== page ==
At this time of constitutional crisis such were the eloquence, sagacity and business talents exhibited by the youthful pensionary of Dort that on the 23rd of July 1653 he was appointed to the office of grand pensionary (Raadpensionaris) of Holland at the age of twenty-eight. He was re-elected in 1658, 1663 and 1668, and held office until his death in 1672. During this period of nineteen years the general conduct of public affairs and administration, and especially of foreign affairs, such was the confidence inspired by his talents and industry, was largely placed in his hands. He found in 1653 his country brought to the brink of ruin through the war with England, which had been caused by the keen commercial rivalry of the two maritime states. The Dutch were unprepared, and suffered severely through the loss of their carrying trade, and De Witt resolved to bring about peace as soon as possible. The first demands of Cromwell were impossible, for they aimed at the absorption of the two republics into a single state, but at last in the autumn of 1654 peace was concluded, by which the Dutch made large concessions and agreed to the striking of the flag to English ships in the narrow seas. The treaty included a secret article, which the states-general refused to entertain, but which De Witt succeeded in inducing the states of Holland to accept, by which the provinces of Holland pledged themselves not to elect a stadtholder or a captain-general of the union. This Act of Seclusion, as it was called, was aimed at the young prince of Orange, whose close relationship to the Stuarts made him an object of suspicion to the Protector. De Witt was personally favourable to this exclusion of William III. from his ancestral dignities, but there is no truth in the suggestion that he prompted the action of Cromwell in this matter.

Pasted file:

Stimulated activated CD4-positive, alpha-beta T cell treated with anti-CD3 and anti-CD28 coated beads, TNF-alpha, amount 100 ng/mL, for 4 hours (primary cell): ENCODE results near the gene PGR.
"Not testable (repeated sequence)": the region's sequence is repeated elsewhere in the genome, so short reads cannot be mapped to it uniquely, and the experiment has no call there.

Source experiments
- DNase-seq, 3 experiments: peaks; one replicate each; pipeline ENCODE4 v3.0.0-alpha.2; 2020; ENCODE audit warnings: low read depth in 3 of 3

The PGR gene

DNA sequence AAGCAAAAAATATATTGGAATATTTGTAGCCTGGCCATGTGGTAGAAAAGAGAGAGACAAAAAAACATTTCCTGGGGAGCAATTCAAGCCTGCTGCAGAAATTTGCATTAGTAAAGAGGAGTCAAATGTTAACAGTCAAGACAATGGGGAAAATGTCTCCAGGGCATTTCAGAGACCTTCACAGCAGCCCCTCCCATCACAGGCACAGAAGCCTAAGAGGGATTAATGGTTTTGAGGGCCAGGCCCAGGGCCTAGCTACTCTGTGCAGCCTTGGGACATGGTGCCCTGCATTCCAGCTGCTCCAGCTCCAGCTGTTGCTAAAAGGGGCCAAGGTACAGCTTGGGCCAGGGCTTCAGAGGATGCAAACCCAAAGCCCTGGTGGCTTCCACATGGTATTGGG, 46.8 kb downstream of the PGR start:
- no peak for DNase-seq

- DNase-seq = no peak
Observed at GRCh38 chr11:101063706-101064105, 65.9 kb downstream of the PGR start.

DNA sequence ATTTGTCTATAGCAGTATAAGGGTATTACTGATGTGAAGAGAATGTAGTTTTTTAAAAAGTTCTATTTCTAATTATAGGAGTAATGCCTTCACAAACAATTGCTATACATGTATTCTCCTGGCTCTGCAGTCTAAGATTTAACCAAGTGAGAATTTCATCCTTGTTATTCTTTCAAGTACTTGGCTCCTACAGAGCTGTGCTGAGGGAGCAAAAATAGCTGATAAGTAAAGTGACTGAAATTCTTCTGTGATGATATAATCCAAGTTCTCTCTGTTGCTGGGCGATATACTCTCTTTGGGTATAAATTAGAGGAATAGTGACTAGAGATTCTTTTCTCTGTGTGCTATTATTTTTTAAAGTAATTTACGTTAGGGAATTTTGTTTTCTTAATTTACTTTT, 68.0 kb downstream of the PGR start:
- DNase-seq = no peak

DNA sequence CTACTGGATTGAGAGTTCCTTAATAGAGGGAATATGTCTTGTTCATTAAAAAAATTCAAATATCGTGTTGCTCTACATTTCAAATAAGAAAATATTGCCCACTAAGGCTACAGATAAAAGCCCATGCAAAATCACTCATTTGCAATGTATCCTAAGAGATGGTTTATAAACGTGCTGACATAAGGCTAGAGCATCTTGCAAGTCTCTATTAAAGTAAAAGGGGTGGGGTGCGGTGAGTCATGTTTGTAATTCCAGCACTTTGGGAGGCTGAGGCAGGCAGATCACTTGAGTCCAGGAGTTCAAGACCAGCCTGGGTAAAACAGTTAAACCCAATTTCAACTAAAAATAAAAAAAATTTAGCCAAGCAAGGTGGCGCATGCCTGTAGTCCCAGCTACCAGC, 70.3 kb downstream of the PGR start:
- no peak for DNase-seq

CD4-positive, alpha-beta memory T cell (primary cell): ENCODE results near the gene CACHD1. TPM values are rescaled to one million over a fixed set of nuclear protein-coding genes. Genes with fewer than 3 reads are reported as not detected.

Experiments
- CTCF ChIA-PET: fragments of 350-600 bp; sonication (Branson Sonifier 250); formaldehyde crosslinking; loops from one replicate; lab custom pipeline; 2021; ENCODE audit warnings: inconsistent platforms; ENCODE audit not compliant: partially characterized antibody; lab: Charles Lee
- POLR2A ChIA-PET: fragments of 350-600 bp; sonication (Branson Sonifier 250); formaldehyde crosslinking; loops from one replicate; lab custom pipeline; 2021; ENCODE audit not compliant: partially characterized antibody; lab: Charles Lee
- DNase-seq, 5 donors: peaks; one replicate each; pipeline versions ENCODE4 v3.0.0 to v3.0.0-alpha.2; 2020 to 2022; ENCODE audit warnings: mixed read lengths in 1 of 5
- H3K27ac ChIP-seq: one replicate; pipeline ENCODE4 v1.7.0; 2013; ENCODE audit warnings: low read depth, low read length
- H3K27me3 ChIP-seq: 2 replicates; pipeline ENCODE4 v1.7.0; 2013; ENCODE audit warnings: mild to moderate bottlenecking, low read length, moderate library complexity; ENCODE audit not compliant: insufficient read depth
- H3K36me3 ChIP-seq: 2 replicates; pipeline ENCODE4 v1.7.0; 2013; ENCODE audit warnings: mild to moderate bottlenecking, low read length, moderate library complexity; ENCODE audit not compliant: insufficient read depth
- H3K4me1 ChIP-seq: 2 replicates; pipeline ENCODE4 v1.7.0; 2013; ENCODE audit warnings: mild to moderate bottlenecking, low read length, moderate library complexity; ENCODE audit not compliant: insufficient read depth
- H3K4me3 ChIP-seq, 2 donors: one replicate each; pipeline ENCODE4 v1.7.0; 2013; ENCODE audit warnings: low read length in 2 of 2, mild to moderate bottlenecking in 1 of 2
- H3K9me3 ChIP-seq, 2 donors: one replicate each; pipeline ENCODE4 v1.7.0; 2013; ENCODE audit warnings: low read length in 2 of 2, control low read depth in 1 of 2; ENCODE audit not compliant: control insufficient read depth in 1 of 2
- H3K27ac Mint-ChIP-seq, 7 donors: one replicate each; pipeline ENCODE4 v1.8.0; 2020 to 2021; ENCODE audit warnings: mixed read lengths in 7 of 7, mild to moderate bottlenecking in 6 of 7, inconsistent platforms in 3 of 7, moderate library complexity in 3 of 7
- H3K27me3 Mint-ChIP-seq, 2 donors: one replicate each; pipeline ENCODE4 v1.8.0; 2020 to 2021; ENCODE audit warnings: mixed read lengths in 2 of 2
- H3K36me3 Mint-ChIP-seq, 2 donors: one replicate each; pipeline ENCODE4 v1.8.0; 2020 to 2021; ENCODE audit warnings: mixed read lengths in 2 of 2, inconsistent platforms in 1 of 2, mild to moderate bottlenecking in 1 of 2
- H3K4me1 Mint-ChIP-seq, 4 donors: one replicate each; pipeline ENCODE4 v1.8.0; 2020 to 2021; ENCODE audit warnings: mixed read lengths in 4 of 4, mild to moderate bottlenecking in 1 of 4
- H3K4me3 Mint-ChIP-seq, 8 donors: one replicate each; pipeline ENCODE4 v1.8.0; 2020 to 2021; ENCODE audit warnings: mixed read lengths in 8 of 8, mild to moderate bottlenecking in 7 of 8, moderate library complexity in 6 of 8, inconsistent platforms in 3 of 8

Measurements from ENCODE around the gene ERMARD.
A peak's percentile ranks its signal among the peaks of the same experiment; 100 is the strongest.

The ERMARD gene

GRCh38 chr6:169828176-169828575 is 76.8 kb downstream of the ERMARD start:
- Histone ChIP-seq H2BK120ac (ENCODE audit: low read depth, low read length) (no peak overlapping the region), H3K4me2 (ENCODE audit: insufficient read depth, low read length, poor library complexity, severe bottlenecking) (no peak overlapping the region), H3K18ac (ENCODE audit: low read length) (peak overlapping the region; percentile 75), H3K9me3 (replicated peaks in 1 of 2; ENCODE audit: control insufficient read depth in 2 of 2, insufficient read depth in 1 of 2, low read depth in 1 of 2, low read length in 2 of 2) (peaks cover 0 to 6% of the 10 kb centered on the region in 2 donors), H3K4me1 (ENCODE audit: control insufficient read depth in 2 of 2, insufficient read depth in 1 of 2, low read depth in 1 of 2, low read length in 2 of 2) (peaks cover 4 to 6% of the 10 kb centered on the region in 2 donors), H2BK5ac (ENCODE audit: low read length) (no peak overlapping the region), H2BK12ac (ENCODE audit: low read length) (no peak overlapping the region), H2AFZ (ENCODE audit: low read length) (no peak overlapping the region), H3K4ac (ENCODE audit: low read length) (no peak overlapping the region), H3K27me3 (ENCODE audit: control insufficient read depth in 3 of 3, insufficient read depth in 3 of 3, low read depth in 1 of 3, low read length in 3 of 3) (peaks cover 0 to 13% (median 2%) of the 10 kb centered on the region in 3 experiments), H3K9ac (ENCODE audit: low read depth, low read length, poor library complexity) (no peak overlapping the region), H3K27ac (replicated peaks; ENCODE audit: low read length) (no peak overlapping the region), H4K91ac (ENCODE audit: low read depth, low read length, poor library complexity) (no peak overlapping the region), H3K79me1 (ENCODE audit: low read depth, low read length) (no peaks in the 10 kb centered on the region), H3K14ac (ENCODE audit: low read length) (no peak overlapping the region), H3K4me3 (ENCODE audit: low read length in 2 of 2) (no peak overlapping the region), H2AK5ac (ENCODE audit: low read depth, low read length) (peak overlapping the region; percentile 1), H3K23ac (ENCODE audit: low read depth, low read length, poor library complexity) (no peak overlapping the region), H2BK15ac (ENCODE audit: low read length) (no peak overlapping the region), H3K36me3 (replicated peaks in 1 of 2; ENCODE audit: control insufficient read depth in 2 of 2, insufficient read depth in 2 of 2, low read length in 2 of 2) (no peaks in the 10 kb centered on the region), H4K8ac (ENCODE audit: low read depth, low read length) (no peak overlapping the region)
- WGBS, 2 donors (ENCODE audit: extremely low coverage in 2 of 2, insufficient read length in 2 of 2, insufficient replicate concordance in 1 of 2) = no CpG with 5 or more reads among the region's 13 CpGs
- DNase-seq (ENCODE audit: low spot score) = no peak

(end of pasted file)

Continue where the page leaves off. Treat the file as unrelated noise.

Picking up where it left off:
The policy of De Witt after the peace of 1654 was eminently successful. He restored the finances of the state, and extended its commercial supremacy in the East Indies. In 1658-59 he sustained Denmark against Sweden, and in 1662 concluded an advantageous peace with Portugal. The accession of Charles II. to the English throne led to the rescinding of the Act of Seclusion; nevertheless De Witt steadily refused to allow the prince of Orange to be appointed stadtholder or captain-general. This led to ill-will between the English and Dutch governments, and to a renewal of the old grievances about maritime and commercial rights, and war broke out in 1665. The zeal, industry and courage displayed by the grand pensionary during the course of this fiercely contested naval struggle could scarcely have been surpassed. He himself on more than one occasion went to sea with the fleet, and inspired all with whom he came in contact by the example he set of calmness in danger, energy in action and inflexible strength of will. It was due to his exertions as an organizer and a diplomatist quite as much as to the brilliant seamanship of Admiral de Ruyter, that the terms of the treaty of peace signed at Breda (July 31, 1667), on the principle of uti possidetis, were so honourable to the United Provinces. A still greater triumph of diplomatic skill was the conclusion of the Triple Alliance (January 17, 1668) between the Dutch Republic, England and Sweden, which checked the attempt of Louis XIV. to take possession of the Spanish Netherlands in the name of his wife, the infanta Maria Theresa. The check, however, was but temporary, and the French king only bided his time to take vengeance for the rebuff he had suffered. Meanwhile William III. was growing to manhood, and his numerous adherents throughout the country spared no efforts to undermine the authority of De Witt, and secure for the young prince of Orange the dignities and authority of his ancestors.